sporting diapers and spouting culture (1 of 4)


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Africa » Senegal » Fatick Region » Sokone
February 10th 2012
Published: February 14th 2012
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heeeey boobooheeeey boobooheeeey booboo

kodiaks. cartoons. at best, reminds me of sibling rivalry...
part i of iv

'lutte' is the highly acclaimed and deeply beloved Senegalese national sport – and is essentially a traditional form of wrestling...

...and considering i don't even like the western world version of lutte, my enthusiasm for attending a local match tonight was driven only by curiosity...and a desire to break through my aloof attitude towards something so important to a country I love. and that I did.

i normally catch lutte on the beach. often towards sundown, boys and young men begin their very casual, definitely unrefereed matches. having never bothered to inquire with friends, i still have no clear idea of what goes, what doesn't go, and what is considered below the belt.

once in a while, I catch the other extreme of lutte: very professional and definitely refereed. these major matches are nationally televised and like soccer, cause hordes of men to gather round in tight spaces to loom over 10-inch t.v. screens.

the lutte landscape is generally this:

- you have some idea of a center square ring (in the professionals, this is marked out in white tape or chalk, in the casual matches, there is no set space).
casual beach luttecasual beach luttecasual beach lutte

(foto courtesy of ella?!)


- then you have the two male fighters, a referee who stays close to them, at least one MC and maybe a commentator, field boys running around repairing holes in fencing and superficially keeping order, each fighter's gris-gris boys who follow them into the playing field, assisting with their prayer and dancing around, each fighter's water boys who seem to drag around other supplies as well...finally, there are the spectators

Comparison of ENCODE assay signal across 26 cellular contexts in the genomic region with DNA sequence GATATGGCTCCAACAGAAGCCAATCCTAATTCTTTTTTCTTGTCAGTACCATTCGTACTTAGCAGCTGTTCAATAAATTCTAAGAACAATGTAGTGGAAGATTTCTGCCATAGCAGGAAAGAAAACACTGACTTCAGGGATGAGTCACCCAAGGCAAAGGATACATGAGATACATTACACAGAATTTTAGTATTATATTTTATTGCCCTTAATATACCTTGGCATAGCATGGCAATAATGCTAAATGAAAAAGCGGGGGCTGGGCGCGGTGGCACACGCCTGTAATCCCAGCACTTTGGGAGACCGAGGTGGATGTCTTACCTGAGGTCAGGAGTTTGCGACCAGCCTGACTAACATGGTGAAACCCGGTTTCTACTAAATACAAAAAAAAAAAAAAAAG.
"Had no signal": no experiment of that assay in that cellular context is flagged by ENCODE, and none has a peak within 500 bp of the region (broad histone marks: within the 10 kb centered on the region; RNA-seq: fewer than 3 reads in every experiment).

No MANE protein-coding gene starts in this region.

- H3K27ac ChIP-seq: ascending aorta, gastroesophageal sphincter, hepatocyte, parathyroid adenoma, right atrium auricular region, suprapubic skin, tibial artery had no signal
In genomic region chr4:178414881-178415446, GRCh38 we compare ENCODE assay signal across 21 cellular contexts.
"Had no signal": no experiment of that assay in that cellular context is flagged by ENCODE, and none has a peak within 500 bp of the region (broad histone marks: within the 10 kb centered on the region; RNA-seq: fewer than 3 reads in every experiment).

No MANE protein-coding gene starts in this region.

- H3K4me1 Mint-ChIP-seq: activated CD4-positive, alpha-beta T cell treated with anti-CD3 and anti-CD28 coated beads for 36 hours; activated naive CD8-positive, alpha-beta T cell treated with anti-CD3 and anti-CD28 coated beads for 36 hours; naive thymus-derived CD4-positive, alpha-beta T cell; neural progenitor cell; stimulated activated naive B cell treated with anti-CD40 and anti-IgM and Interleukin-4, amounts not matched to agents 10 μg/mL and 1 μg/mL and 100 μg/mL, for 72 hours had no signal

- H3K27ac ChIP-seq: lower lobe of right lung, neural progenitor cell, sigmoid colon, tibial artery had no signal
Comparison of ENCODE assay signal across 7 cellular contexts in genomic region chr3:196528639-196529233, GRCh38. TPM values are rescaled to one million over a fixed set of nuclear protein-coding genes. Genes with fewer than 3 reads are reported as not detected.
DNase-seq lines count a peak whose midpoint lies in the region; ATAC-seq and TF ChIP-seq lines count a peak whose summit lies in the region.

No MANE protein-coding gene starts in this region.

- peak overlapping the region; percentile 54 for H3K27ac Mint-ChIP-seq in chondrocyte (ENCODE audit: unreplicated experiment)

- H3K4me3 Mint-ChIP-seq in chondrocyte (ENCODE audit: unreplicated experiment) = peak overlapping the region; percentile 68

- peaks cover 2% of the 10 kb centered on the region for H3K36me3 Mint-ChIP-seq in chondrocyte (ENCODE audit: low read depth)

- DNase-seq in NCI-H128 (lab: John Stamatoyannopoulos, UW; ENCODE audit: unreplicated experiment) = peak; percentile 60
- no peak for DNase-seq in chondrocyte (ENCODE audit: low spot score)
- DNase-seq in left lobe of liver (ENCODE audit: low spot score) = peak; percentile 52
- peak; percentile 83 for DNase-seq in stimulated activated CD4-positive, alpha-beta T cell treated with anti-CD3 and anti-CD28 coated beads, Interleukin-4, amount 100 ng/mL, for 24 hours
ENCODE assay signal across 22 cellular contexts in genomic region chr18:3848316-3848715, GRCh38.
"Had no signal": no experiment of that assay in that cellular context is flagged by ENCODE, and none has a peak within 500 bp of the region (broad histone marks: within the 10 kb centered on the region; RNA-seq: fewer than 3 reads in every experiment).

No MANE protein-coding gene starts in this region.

and the time of the match? there is no set time limit. it takes as long as it takes.

until tonight, it has been hard for me to take lutte seriously, as you must envision reader, the round starts with two men, dressed in what looks like a fat diaper of a string bikini.

they bend at the waist, stabled by trunks of legs, and begin by pawing at one another the way two kodiak bears begin their wrestling. they fold over further, grasping sand in their half-fisted hands and throw it about...on their bodies, over their backs, sometimes on one another. not too far from how two silverbacks would go about it.

this comparison to our primate and mammal cousins is inevitable to a
the playing fieldthe playing fieldthe playing field

pre pre-game. we were embarrassingly early.
wildlife lover, and unfortunately, there also comes some aspect of adorableness about it. certainly not what the fighters have in mind.

but i digress. because watching my first live, organized and refereed local match of lutte tonite in the sleepy and slightly tourist overridden village of Toubakouta, i realized that the sport of lutte has some very interesting and admirable aspects to it -- and has either shaped some of the Senegalese culture or been shaped by it.

i still don't understand the rules exactly (i mean, are wedgies actually allowed?), but being able to badger my accompanying local friend with questions and having the time to just sit and observe the pre-game...i had my first deep thoughts about lutte and here they are...(in 3 parts following...if you have read this far!)

more foto below...


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water boywater boy
water boy

one of the youngins who assist the fighters...not clear if he was also on prayer duty or not.


Tot: 0.161s; Tpl: 0.015s; cc: 14; qc: 89; dbt: 0.0206s; 1; m:saturn w:www (104.131.125.221); sld: 1; ; mem: 1.5mb